Asylum seekers call on Biden to reverse Trump immigration policies, protect ‘vulnerable’ populations

Asylum seekers call on Biden to reverse Trump immigration policies, protect ‘vulnerable’ populations

A
group
of

asylum
seekers
waiting
in

Mexico
is
calling
upon
the
incoming

Biden
administration
to
reverse

President
Trump’s
signature
policies
on
immigration,
namely
an
end
to
the
“Remain
in
Mexico
Policy.”

The
group
spoke
Tuesday
at
a
virtual
press
conference
organized
by
Pueblo
Sin
Fronteras,
an
immigration
rights
group
known
for
organizing
high-profile
migrant
caravans
in
Mexico
and
Central
America.

A
four-minute
video
played
reiterating
demands
outlined
in
an

open
letter
to
President
Joe
Biden
and

Vice
President
Kamala
Harris.

“We
are
confident
that
in
your
new
administration,
many
of
the
proposals
that
you
have
made
in
your
campaign
related
to
the
defense
of
migrants,
will
be
put
into
practice,
as
soon
as
possible,”
the
letter
read.

The
organizers
noted
that
thousands
of
families
have,
for
more
than
a
year,
been
waiting
at
the
border
in
dangerous
areas
while
their
asylum
requests
are
being
processed.

The
letter
requested
the
following
items
be
included
in
Biden’s
main
agenda:
open
the
U.S.
border
for
asylum
seekers,
the
elimination
of
Trump’s
“Remain
in
Mexico”
policy,
waiting
lists
to
apply
for
asylum,
the
separation
of
migrant
families,
guaranteed
legal
representation
for
asylum
seekers,
and
the
guaranteed
right
to
request
asylum

specifically
for
vulnerable
populations
like
pregnant
women
and
unaccompanied
children.


BIDEN
IMMIGRATION
BILL
WOULD
PUT
MILLIONS
OF
ILLEGAL
IMMIGRANTS
ON
8-YEAR
FAST-TRACK
TO
CITIZENSHIP

“We
are
also
committed
to
complying
with
the
sanitary
measures
established
for
the
protection
of
health,
both
for
ourselves
and
for
the
citizens
of
the
United
States,
without
this
paralyzing
the
asylum
process,”
the
letter
read.
“We
appreciate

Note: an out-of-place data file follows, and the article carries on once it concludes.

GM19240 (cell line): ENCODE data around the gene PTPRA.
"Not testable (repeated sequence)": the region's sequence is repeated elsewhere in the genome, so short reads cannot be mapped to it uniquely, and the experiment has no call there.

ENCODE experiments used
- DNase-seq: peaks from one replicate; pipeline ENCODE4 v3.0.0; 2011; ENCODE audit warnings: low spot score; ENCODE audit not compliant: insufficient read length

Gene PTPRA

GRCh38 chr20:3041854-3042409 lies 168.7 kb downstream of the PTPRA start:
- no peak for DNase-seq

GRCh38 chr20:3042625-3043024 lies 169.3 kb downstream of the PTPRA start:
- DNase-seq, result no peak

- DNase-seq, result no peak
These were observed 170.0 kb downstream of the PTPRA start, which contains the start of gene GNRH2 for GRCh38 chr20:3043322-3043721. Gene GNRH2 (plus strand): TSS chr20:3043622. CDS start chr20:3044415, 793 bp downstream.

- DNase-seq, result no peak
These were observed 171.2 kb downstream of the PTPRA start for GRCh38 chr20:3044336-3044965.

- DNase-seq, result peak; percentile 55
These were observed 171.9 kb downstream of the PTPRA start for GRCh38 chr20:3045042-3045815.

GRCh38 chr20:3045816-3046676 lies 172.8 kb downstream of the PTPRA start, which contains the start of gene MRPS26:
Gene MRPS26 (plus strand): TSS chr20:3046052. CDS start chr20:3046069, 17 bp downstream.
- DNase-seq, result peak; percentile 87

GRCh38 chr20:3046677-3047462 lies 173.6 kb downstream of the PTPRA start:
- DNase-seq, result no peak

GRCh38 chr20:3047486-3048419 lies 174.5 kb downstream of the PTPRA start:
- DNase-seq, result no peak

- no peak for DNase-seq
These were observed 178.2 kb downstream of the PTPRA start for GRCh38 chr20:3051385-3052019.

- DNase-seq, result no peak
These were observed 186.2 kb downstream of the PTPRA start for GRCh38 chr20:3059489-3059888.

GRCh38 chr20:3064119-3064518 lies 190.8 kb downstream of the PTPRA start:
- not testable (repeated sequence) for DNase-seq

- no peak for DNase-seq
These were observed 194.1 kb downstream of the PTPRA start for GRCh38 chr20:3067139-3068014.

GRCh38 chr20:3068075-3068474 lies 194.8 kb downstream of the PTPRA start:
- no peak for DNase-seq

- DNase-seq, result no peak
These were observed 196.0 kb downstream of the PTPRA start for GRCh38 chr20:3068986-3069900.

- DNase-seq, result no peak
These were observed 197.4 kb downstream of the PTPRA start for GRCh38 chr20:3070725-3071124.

your
attention
to
these
requests,
and
we
expect
a
favorable
response
within
your
first
100
days
in
office.”

The
press
conference
in
Tijuana
comes
just
one
day
before
Biden
is
set
to
inaugurated
as
the
nation’s
47th
president.

Meanwhile,
a
caravan
of
Honduran
immigrants
has
been
making
its
way
to
the
United
States.
Some
of
its
members
have
been
interviewed
saying
their
aim
is
to
get
to
the
U.S.
to
benefit
from
Biden’s
pledge
on
the
campaign
trail
to
suspend
deportations
for
100
days
after
he
takes
office.

By
Tuesday,
the
caravan
had
largely
dissipated
in
the
face
of
security
forces
in
Guatemala.
Small
groups
pressed
on
toward
the
Mexican
border,
while
others
accepted
rides
from
authorities
back
to
Honduras.


BIDEN’S
DHS
PICK
ON
MIGRANT
CARAVAN:
‘THERE
IS
A
COMMITMENT
TO
FOLLOW
OUR
ASYLUM
LAWS’

Buses
carrying
dozens
of
migrants
and
police
patrol
vehicles
carrying
handfuls
arrived
sporadically
through
the
morning
at
the
Guatemala-Honduras
border
crossing
of
El
Florido.
They
were
passed
from
Guatemalan
border
agents
to
their
Honduran
counterparts
and
then
boarded
buses
that
would
take
them
back
to
their
hometowns.

Some
25
miles
into
Guatemala
where
hundreds
of
migrants
had
been
stalled
at
a
roadblock
in
Vado
Hondo
for
several
days,
traffic
flowed
smoothly
Tuesday
and
few
migrants
remained.
Guatemala’s
immigration
authorities
reported
that
through
Monday
more
than
2,300
migrants
had
been
returned
to
Honduras.

If
Guatemala’s
government
had
indeed
dissolved
the
year’s
first
caravan,
it
would
be
a
relief
to
the
incoming
U.S.
administration.
Biden
has
promised
immigration
reform,
but
for
now
plans
to
leave
Trump-era
border
policies
in
place
fearing
a
surge
of
migrants
when
he
takes
office.

Fox
News
has
reached
out
to
Biden’s
transition
with
a
request
for
comment. 

A
Biden
transition
official
told
NBC
News
on
Sunday
that
migrants
expected
a
sudden
change
of
immigration
policies
in
the
United
States
under
a
Biden
administration
are
likely
to
be
disappointed.


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HERE
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They
“need
to
understand
they’re
not
going
to
be
able
to
come
into
the
U.S.
immediately,”
he
said.

Biden’s
Secretary
of
State
nominee
Anthony
Blinken
echoed
those
sentiments
on
Tuesday.
When
asked
what
he
would
say
to
migrants
headed
to
the
U.S.
in
a
Caravan,
he
said:
“I
would
say
do
not
come.” 


The
Associated
Press
contributed
to
this
report.

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